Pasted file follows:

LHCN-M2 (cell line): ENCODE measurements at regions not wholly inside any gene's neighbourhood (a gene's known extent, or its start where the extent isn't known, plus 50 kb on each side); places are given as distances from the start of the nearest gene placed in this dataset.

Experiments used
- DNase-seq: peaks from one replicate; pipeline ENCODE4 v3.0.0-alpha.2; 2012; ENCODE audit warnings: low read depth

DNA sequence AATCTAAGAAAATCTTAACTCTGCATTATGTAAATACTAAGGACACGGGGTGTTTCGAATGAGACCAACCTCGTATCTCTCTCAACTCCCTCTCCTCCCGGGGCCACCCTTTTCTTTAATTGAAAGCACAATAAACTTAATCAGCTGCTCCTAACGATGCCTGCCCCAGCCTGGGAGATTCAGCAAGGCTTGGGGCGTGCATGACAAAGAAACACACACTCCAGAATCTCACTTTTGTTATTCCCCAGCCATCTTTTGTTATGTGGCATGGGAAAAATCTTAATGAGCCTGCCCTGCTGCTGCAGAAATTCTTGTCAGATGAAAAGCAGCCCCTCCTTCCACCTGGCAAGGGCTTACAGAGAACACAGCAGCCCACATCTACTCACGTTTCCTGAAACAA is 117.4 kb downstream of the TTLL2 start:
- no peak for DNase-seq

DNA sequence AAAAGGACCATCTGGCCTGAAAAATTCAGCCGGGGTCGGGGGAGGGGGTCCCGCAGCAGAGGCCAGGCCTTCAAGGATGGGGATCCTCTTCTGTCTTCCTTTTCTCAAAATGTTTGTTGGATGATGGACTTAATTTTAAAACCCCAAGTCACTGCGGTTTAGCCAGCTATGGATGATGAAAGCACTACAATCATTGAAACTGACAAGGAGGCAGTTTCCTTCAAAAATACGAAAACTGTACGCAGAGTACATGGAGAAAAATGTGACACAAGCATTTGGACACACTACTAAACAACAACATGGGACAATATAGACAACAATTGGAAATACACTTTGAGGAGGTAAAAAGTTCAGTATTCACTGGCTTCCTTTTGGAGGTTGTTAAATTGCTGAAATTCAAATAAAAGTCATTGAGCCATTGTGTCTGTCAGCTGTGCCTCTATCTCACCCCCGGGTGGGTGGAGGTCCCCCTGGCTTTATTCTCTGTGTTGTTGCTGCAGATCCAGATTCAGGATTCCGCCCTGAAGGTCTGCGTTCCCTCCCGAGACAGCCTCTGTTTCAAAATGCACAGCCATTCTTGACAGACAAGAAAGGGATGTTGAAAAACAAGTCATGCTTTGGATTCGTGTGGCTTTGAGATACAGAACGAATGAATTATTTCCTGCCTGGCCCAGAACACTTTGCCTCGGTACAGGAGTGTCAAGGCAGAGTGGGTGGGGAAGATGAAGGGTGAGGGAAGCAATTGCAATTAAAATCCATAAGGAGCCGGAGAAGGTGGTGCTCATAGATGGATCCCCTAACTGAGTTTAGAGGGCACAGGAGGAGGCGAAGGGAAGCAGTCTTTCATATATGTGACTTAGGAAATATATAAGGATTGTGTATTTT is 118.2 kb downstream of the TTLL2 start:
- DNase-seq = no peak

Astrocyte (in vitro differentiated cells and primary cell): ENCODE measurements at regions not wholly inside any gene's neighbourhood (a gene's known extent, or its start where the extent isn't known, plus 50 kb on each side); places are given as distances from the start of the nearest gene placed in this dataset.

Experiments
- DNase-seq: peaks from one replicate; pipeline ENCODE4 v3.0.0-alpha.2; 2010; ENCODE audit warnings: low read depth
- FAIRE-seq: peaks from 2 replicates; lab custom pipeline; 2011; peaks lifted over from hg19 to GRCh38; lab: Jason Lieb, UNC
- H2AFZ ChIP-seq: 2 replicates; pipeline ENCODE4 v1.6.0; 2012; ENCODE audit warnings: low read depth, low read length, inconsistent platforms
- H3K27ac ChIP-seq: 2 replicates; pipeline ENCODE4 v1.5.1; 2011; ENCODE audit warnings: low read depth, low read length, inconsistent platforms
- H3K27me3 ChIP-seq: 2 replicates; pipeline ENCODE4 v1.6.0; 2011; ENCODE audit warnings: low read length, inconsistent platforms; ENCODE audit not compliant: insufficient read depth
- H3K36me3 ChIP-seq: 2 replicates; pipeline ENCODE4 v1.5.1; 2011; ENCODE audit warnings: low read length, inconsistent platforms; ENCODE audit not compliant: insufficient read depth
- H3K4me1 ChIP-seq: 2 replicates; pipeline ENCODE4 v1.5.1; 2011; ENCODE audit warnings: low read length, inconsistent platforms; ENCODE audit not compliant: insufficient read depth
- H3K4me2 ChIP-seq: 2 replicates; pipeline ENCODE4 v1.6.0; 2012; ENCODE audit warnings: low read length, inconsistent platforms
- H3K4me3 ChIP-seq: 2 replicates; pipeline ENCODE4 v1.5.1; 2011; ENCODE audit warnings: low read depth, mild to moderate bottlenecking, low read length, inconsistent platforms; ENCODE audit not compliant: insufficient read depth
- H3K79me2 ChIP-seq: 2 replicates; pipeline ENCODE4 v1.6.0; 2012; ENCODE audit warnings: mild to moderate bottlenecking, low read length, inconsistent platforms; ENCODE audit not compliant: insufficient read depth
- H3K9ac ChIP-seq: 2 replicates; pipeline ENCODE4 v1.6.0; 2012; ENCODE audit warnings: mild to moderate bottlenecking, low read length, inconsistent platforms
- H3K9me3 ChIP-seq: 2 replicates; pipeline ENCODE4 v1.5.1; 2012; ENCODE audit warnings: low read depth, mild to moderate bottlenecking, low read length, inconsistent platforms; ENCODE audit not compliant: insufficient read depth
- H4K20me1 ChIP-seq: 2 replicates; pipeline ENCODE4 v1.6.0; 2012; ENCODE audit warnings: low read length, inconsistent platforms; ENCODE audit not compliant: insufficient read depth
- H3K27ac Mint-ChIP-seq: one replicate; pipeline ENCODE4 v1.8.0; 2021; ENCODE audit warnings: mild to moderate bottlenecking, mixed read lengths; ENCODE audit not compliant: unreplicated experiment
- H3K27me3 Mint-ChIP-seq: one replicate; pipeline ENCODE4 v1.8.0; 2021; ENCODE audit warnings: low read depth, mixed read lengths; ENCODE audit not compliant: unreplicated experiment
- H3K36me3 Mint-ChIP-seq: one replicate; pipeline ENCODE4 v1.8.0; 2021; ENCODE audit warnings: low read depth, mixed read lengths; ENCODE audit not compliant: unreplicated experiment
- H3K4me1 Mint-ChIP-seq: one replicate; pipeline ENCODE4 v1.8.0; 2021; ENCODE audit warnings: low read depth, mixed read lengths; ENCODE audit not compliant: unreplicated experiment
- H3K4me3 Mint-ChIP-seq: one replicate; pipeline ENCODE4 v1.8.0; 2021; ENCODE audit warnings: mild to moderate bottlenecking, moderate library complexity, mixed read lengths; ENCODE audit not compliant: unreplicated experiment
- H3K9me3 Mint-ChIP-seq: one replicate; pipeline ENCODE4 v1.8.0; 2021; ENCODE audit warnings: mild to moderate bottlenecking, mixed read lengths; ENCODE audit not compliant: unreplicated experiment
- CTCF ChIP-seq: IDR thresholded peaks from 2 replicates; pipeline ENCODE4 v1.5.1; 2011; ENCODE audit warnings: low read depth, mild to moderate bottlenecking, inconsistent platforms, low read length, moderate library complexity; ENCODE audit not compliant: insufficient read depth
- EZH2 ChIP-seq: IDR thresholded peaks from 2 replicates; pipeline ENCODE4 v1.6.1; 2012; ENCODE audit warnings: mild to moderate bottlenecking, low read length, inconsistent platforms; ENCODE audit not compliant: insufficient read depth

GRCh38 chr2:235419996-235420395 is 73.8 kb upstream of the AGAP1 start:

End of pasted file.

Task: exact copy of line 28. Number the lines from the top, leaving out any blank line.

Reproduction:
- H3K9me3 Mint-ChIP-seq: one replicate; pipeline ENCODE4 v1.8.0; 2021; ENCODE audit warnings: mild to moderate bottlenecking, mixed read lengths; ENCODE audit not compliant: unreplicated experiment